Studying in the US, then working there (Green Card issue)


Hello guys,

I am Greek and I am targeting an ivy league architecture school for my MArch II, applying on January 2014. I recently talked with a friend living in the US and he told me that these days it is quite difficult to get a green card. I wonder if this is true: Lets say I get accepted in a good school. Then I will stay in the US for 2 years having a student visa (or whatever it is called). Then what? Am I obligated to leave the US as my visa expires? And if I get a job, will the architectural firm help me deal with the immigration department to get a green card?

Any help much appreciated,


Sep 21, 13 3:47 pm

yes, after your visa expires you have to leave the country but if you get work there in a good company or firm then you can extend your work permit time.

yes it is difficult to get green card in US but it is not impossible people get it all the time. 

All the best

Sep 22, 13 1:38 am

I think if you find work in most big firms, they can help you with the work permit paperwork.  As for green card, you will probably have to work 4 or 5 yrs before you can apply.

Sep 22, 13 3:50 am
I believe you have 6 months after graduation to find a company to sponsor you on a work visa. Most of the international students in my MArch program took three years to finish so that they had additional time to line up work opportunities after graduation.
Sep 22, 13 7:49 am

thanks for your responses guys!

Sep 23, 13 4:05 am

Some firms pay for the work visa application and a lawyer to help get paperwork sorted out (~$5000), but smaller offices will be unable to do this (and/or have no experience with it).  You can hire your own attorney for the same amount as long as an employer is willing to sponsor you.  Keep in mind that this means you are more expensive than a comparable person with US citizenship or green card.  

Green cards are much harder to get, as you have to prove that there are no Americans who can do your job.

There also may be the option for working in an international office that has offices in Europe (where you could be employed) and US (where you may be actually working).  I'm not sure what tax implication there would be, but the reverse happens, so I would assume it's possible.

Sep 23, 13 10:47 am

3tk thanks for the tips!

Sep 24, 13 7:06 am

Yes, they should be able to assist you with the paperwork...and in terms of architecture generally, job prospects are getting much better in the US.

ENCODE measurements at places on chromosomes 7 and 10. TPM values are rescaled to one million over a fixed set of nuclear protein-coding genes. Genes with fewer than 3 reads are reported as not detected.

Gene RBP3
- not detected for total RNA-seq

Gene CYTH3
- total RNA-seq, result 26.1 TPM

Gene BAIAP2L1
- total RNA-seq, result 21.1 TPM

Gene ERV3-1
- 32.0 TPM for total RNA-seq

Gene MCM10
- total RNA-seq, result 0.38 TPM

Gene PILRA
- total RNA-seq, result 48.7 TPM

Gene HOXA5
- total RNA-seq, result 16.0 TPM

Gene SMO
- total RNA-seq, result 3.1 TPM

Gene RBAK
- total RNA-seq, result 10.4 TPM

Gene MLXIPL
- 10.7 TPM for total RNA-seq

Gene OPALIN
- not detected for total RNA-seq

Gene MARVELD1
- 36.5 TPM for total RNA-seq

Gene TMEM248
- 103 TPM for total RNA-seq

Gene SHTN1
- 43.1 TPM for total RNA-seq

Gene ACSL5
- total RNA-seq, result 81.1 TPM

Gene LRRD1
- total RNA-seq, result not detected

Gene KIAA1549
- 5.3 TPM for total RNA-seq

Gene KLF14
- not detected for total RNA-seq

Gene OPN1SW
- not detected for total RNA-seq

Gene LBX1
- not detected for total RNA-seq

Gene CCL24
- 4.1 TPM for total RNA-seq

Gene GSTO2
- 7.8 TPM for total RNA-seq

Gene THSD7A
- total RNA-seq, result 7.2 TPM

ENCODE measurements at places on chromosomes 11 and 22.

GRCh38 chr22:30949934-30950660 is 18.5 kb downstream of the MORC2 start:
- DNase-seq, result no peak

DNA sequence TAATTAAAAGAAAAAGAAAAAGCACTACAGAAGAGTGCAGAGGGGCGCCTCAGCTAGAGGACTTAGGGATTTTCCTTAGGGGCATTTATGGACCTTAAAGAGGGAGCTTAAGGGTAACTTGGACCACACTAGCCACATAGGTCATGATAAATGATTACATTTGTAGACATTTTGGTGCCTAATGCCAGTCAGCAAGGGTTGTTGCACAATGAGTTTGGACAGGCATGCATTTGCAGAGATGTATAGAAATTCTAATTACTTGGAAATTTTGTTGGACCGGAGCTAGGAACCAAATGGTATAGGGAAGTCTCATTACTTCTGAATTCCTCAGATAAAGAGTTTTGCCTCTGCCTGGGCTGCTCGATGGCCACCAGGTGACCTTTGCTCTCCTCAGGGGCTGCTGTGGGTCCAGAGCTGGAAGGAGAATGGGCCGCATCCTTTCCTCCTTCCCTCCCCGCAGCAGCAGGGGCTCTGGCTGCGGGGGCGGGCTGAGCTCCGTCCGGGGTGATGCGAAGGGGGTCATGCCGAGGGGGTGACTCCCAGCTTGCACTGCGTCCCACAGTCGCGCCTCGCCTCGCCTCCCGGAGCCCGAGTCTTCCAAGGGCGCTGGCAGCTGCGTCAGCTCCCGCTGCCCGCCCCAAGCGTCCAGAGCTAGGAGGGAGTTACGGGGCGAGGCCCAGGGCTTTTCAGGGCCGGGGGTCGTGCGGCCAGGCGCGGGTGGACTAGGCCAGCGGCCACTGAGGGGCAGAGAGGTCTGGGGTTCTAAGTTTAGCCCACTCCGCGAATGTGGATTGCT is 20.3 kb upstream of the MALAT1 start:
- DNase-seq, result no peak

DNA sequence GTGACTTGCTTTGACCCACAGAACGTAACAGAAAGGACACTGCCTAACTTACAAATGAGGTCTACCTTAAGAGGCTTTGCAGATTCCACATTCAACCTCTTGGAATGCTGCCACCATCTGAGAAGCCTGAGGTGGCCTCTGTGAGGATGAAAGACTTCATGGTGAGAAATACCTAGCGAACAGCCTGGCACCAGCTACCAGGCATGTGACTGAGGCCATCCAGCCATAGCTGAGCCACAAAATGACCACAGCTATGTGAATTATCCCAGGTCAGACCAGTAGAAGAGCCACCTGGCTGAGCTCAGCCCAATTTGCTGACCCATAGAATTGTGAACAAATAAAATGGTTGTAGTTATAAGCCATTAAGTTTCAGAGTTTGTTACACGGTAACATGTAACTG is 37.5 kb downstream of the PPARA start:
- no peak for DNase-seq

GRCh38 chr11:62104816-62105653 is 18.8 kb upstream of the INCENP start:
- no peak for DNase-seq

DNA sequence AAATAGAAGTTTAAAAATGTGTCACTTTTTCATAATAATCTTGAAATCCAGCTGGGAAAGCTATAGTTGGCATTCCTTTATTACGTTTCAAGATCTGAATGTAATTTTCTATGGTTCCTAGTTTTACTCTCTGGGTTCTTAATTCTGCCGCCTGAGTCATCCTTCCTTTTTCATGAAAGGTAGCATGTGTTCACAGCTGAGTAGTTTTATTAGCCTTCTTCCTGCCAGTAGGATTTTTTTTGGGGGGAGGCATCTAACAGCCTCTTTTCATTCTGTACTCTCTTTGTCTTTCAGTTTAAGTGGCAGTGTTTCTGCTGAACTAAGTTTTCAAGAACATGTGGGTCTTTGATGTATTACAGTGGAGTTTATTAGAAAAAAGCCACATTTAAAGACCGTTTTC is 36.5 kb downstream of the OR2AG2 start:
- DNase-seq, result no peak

Sep 24, 13 8:51 am
Lian Chikako Chang

You don't need to jump to the new visa right away. You'd typically have 1 year to work on an F-1 visa (OPT), or I think 18 months if you're on a J-1 (AT). After that you would need an H1B (employer-sponsored) visa (medium degree of difficulty, and not guaranteed), or marry an American for a green card (I suppose this would be either low or high degree of difficulty). 

BTW, in addition to what 3tk said about lawyer's fees, just note that the sponsoring company has to pay the government fees for an H1B--that's part of the sponsorship.

Sep 24, 13 10:38 am

You guys are amazing! Thank you all for your helpful posts!

Sep 24, 13 2:25 pm

I have a question with regards to the sponsorship. Do firms really do this? I mean how high are the chances of a foreigner being sponsored? Does anyone know what criteria the employer looks for in hiring one?

Oct 16, 13 5:02 pm

Firms only hire base upon the quality of the candidate no matter what country.

If you wish to get an offer from a practice for a visa, look to practices that is working in your native country - more likely you will be very attractive to the practice as you bring 'knowledge' of local design, culture, practices.  

Use the summers when you are aloud to work legally on you student visas as an entry point to those practices.  


Oct 16, 13 5:48 pm

you will be given the opportunity to stay in the U.S. longer than you initially expected or even a chance to work or study in the U.S

Durrani Law Firm

Mar 11, 14 10:39 am

Consular processing is another way to become a legal permanent resident of the US. It is the final step before a green card is issued and can be used in both employment-based and family-based immigration processes.


Employment Immigration law firm

Mar 21, 14 2:53 am

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